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Plans for Performance Funding for Calif.'s 2-Year Colleges

May 9, 2018

The chancellor's office for California's community college system on Tuesday released recommendations for a performance funding formula that Jerry Brown, the state's Democratic governor, proposed in January as part of his last budget plan.

State funds for the 114-college system, which enrolls 2.1 million students, currently are based on enrollment levels. But Brown's proposal means California is likely to join 35 or so other states that link some portion of funding to performance metrics like student completion rates, with a growing number adding weight for colleges' performance with low-income and other underrepresented student groups.

The initial plan called for one-quarter of California's contributions to community college budgets to be linked to student success measures. Another 25 percent of the total allocation would aimed at supports for low-income students who receive state or federal financial aid. The remaining half would be tied to enrollment.

Various working groups and stakeholders, including faculty member organizations, subsequently presented ideas about the formula to Eloy Ortiz Oakley, the system's chancellor. The resulting recommendations that Oakley released this week include several suggested changes to the formula, such as reducing the two smaller categories of funding to 20 percent each. It also called for additional funding to help implement the formula and an extended "hold harmless" time period for phasing in possible funding reductions.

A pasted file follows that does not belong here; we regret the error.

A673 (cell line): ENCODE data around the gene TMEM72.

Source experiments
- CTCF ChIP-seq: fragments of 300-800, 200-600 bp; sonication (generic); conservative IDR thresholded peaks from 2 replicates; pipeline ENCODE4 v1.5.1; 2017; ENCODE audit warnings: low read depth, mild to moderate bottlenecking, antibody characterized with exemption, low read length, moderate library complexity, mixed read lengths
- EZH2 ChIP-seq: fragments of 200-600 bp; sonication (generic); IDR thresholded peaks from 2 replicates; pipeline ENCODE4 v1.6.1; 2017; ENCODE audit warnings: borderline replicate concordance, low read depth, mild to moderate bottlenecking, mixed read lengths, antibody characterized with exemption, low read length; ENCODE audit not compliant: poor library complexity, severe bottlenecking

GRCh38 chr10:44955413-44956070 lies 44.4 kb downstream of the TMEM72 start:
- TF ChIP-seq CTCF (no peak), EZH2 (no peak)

The important student success side of the formula, according to changes proposed by Oakley's office, would tie that 20 percent funding stream to a more detailed breakdown of metrics based on student progression, degrees and credits earned, and wages one year after completion (see page 15 here). And the allocation tied to the number of low-income students enrolled would be broadened to include first-generation college students, according to the recommendations.

Brown is set to revise his budget plan later this month.

"The recommendations included in this document seek to balance my strong commitment to equity, our system’s focus on student success and the need to provide community college districts with time to transition so that they can reasonably carry out their work on behalf of the people of California," Oakley wrote.


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